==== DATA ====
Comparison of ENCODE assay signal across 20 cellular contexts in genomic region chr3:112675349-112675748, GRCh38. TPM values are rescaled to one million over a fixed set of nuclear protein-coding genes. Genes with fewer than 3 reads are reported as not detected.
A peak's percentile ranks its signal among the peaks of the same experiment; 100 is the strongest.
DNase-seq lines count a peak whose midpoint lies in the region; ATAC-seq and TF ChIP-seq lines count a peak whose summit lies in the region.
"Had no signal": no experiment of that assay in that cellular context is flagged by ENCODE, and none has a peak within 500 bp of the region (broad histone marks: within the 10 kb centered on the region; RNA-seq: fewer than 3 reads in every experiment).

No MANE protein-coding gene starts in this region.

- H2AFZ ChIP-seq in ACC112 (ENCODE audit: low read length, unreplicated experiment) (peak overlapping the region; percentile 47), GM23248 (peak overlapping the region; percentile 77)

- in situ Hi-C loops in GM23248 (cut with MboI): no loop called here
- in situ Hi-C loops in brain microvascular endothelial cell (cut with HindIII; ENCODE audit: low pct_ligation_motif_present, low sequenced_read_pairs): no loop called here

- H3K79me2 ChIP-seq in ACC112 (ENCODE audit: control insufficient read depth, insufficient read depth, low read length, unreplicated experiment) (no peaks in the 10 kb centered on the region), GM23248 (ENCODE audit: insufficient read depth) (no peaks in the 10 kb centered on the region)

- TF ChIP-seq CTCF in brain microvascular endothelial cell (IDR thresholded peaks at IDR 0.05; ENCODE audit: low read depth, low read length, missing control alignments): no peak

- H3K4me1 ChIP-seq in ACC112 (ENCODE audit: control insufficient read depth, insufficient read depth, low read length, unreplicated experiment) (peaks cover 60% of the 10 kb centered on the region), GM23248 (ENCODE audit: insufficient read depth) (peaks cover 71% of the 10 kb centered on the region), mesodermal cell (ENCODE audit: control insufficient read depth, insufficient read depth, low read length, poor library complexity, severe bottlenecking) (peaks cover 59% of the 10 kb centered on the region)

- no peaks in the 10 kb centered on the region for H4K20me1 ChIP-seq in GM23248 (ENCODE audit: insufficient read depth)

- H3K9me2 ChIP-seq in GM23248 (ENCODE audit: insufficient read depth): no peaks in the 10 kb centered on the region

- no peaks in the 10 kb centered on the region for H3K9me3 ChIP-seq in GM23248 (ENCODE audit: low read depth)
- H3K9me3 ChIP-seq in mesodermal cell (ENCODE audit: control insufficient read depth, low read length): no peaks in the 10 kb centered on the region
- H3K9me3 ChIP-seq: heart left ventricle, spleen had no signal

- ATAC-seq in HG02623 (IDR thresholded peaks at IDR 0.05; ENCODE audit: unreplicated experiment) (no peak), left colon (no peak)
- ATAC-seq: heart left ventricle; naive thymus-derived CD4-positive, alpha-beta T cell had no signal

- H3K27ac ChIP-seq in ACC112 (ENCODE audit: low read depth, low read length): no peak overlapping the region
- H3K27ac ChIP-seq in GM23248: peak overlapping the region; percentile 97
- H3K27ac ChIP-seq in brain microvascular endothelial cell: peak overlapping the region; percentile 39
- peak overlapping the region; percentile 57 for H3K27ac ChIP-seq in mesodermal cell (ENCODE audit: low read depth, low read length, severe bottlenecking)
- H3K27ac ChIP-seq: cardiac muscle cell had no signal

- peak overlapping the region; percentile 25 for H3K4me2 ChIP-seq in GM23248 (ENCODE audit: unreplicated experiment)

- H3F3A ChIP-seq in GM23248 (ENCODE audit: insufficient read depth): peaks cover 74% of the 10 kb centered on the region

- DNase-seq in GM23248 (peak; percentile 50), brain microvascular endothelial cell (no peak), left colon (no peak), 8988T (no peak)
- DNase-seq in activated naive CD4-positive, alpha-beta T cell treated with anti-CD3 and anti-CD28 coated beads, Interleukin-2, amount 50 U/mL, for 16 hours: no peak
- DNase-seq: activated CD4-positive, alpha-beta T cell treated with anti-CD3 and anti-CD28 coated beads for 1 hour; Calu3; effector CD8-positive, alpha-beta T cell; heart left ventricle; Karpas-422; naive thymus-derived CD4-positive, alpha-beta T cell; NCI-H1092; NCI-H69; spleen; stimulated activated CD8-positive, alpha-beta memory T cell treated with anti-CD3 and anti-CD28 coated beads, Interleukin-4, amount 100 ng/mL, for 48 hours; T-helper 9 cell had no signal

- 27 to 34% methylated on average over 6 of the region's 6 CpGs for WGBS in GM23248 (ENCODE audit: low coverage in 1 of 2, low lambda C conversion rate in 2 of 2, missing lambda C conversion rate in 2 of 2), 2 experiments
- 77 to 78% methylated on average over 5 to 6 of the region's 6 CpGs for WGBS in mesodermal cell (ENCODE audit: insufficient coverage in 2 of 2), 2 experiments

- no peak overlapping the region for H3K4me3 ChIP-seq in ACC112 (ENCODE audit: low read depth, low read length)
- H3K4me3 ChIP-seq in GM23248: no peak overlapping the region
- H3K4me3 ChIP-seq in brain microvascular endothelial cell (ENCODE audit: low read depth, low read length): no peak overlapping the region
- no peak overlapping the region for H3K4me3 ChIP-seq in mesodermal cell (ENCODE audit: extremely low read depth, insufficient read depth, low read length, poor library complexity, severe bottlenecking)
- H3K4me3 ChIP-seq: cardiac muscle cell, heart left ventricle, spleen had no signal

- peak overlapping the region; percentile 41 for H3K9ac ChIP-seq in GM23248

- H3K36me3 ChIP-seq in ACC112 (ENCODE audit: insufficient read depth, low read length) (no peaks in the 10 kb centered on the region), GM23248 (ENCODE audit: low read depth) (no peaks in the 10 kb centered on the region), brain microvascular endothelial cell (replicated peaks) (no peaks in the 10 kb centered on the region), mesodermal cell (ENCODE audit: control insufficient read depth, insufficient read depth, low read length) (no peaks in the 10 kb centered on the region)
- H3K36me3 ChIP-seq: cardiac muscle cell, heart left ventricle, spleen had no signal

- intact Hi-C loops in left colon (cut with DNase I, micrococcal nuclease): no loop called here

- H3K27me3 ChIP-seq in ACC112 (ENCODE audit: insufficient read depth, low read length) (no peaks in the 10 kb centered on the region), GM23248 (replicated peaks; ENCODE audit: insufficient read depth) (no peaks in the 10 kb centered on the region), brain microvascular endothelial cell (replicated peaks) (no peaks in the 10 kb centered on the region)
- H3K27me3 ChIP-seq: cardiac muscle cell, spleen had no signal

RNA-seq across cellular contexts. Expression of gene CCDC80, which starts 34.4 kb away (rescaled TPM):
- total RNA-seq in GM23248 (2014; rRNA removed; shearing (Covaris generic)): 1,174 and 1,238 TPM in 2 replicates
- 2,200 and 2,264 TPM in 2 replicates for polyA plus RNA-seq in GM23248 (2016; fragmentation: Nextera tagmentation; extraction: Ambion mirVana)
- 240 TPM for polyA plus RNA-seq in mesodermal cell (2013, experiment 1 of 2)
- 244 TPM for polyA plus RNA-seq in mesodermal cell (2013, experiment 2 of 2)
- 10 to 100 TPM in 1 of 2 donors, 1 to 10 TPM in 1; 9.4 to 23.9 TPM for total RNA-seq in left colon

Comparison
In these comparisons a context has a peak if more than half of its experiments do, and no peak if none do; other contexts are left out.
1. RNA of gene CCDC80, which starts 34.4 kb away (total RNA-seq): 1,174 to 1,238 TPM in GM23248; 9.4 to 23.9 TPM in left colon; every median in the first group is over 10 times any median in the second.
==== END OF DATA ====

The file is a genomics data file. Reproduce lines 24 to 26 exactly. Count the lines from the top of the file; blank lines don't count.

- peak overlapping the region; percentile 25 for H3K4me2 ChIP-seq in GM23248 (ENCODE audit: unreplicated experiment)

- H3F3A ChIP-seq in GM23248 (ENCODE audit: insufficient read depth): peaks cover 74% of the 10 kb centered on the region

- DNase-seq in GM23248 (peak; percentile 50), brain microvascular endothelial cell (no peak), left colon (no peak), 8988T (no peak)